Reflection on Readings 9/11/17
November 8, 2017
Reflection on Readings 10/11/17
November 10, 2017

During my catechism classes for first holy communion, we were taught how to go for confessions and I remember back then our teacher (Whom I considered to be very wicked) telling us about the feeling you get when you have a good confession. As an 8 year old girl I had no idea of what he meant; thought he was in his own world. I mean how can I feel a certain kind of relieve after telling a priest (whom may know me very well and know my parents) all my little evil mischief. I concluded that day that my teacher wasn’t just wicked but also delusional (Forgive me Man.P but you did sound that way).

After five years of constant visit to the confessional I finally understood what he said to us that day. I had visited St. Dominic, Yaba for confessions in preparation for the Yuletide season, and I remember walking out through the main entrance of the church with a feeling I cannot describe. It was a feeling I had never felt in five years after confessions, a feeling of both relieve, peace, gladness and something else. It felt so good and strong that till this day I look forward to that exact feeling each time I visit the confessional and if I don’t get it I end up feeling so disappointed and sometimes would go in to repeat my confessions in a bid to tell what other sins I may have  left out on purpose (Yes, I do that sometimes). Today, I can call that last feeling NUDITY, just as Ven Fulton J Sheen defined confession, NUDITY of the soul. Nudity for me because I had just stripped my soul naked before another confessing those little mischiefs of mine. Interestingly however is the fact that instead of feeling ashamed or embarrassed thereafter, I am bathed in joy and relief from the realisation that I had only been naked before God who from the very start knew me through and through(cf. Psalm 139:1-3). The priest only acted as his channel of forgiveness and mercy, as he acts in the person of Christ.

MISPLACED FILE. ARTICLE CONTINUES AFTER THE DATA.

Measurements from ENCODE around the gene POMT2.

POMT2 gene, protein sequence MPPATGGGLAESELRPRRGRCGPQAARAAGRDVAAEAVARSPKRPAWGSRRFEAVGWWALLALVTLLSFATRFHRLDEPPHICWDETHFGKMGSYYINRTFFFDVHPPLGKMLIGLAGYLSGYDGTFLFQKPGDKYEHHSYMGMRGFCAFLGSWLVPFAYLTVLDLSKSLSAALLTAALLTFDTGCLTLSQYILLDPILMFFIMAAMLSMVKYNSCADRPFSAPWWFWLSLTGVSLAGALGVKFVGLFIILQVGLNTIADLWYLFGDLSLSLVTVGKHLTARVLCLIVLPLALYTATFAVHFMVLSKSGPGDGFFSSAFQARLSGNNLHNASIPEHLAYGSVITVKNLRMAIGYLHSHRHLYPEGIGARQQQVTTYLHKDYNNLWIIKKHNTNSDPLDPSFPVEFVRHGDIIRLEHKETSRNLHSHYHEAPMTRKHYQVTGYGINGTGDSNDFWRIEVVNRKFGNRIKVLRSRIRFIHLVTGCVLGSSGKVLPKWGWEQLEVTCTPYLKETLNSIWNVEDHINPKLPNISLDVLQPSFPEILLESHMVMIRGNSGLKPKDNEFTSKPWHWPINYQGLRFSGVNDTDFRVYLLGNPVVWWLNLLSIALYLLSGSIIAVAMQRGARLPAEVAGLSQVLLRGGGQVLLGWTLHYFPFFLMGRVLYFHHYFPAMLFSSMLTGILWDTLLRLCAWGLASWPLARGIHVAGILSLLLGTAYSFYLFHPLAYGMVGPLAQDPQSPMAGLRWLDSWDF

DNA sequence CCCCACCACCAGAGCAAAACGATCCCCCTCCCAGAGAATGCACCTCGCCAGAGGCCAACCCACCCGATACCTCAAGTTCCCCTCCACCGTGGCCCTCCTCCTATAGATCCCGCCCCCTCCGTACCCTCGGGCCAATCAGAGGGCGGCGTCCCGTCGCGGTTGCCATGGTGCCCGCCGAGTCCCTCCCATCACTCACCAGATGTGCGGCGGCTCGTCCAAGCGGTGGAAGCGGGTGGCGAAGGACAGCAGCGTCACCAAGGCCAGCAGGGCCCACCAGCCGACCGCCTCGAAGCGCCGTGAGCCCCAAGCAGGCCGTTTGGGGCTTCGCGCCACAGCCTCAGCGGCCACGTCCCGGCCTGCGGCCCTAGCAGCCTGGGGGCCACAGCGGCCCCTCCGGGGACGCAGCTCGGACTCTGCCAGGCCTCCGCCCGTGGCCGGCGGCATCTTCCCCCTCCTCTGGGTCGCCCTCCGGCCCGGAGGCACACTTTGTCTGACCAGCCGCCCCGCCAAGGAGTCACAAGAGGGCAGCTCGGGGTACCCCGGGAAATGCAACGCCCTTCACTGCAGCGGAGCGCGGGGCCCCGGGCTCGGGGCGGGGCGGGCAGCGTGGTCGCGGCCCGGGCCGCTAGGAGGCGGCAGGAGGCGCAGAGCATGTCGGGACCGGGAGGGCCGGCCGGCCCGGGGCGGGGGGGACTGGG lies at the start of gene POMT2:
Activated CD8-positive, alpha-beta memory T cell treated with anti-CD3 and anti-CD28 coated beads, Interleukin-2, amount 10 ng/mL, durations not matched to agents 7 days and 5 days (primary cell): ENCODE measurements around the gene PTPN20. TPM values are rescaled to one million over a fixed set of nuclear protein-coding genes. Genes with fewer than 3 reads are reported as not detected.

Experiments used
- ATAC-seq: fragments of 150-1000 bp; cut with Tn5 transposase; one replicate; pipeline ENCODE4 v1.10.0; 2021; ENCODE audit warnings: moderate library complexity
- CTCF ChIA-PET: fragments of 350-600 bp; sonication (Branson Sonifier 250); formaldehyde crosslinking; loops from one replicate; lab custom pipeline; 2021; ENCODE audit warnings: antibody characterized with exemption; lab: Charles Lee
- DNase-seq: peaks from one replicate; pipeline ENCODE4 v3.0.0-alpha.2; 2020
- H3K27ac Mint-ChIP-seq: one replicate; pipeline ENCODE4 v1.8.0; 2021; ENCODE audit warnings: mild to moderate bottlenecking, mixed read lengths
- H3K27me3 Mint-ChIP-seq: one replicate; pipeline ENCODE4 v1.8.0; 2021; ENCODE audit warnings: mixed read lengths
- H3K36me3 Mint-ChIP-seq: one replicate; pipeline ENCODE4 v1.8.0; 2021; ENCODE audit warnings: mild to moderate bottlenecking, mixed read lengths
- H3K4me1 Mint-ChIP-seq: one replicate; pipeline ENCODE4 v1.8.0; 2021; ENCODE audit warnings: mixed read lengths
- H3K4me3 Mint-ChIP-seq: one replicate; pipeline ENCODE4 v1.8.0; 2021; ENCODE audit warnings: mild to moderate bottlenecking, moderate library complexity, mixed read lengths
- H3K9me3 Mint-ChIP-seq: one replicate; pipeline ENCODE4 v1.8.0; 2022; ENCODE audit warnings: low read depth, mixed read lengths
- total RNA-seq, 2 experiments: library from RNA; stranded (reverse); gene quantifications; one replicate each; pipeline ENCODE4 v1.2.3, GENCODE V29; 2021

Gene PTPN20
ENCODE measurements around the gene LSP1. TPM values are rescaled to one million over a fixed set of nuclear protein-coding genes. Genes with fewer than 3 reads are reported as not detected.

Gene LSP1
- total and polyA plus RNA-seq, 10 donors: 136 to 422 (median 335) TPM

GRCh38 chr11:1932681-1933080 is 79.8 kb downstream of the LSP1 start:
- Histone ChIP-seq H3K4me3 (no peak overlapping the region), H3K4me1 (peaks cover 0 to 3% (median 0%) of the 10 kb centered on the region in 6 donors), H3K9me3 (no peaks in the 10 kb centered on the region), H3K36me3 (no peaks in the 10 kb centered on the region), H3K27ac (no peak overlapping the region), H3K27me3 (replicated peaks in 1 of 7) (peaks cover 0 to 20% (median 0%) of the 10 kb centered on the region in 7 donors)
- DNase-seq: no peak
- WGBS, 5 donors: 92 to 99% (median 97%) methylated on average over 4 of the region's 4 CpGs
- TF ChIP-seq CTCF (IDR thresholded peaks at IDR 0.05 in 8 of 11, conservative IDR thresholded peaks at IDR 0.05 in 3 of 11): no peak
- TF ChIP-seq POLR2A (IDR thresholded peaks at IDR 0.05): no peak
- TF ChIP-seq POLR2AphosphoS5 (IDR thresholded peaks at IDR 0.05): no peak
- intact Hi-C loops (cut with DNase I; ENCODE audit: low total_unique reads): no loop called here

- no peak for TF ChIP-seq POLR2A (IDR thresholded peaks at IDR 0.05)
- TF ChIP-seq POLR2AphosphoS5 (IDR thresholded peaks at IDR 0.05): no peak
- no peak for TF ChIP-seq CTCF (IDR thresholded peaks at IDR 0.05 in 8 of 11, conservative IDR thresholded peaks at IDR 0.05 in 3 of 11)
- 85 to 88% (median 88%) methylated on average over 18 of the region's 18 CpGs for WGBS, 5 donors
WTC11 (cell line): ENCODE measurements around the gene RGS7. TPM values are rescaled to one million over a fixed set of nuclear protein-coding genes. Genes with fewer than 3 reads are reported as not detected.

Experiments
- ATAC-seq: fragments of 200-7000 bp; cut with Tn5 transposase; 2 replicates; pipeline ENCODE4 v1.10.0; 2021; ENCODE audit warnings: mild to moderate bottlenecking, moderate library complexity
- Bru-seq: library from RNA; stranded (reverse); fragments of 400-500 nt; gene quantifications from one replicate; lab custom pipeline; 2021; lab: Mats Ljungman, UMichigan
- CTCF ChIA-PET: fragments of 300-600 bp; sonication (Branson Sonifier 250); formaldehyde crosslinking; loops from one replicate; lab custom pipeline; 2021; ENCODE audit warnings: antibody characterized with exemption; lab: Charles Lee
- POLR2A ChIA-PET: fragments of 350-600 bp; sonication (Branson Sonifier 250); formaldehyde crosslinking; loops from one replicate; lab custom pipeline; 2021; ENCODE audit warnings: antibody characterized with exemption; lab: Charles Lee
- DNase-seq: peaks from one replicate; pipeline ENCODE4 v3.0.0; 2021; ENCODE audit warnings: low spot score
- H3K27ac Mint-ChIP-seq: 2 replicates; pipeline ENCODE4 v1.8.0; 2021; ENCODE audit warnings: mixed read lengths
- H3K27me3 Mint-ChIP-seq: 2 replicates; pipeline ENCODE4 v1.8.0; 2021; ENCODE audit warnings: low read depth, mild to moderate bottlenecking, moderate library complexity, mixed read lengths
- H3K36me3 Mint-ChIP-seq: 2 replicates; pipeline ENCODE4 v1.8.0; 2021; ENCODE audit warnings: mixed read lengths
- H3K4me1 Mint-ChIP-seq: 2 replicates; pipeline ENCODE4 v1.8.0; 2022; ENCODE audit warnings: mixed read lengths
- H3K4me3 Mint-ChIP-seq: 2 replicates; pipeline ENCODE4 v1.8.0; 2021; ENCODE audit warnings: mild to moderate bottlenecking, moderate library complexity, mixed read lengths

I realised that one can only feel this way when one first acknowledges the need to strip before the God who created us. In essence, the first step toward achieving this feeling of joy and relief is the acknowledgement of our personality as sinners and the sins we have committed. Only the one who acknowledges his or her weakness can receive medication to be made well again. God is the physician of our souls and through the instrumentality of the priest(s) forgiveness is poured upon us. We cannot receive the mercy of God, who is the physician of our lives until we acknowledge we are sinners.When we acknowledge that we are not in right standing with him, we approach him for mercy and he heals us (cf. Mark 2:17; Luke 5:31, Matthew 9:12).

Painfully, for one reason or the other best known to some of us we now repress guilt and sin, keeping it deep within us and somehow, we tell ourselves we are forgiven by believing. We most times find it hard to humble ourselves before God and bare our souls to him. We sometimes find it much more easy to rationalize away sin than present ourselves naked as we are before God.  

In the book of 2 Samuel 11 we are told of the story of King David and his encounter with Bathsheba and in verse 12 how he was reminded of his sin by Prophet Nathan which led him to write Psalm 51. It is very easy for us to ignore our sins and focus on social justice. When we suppress our sins, it is there for eternity, however when we confess we are forgiven through the mercy of Christ.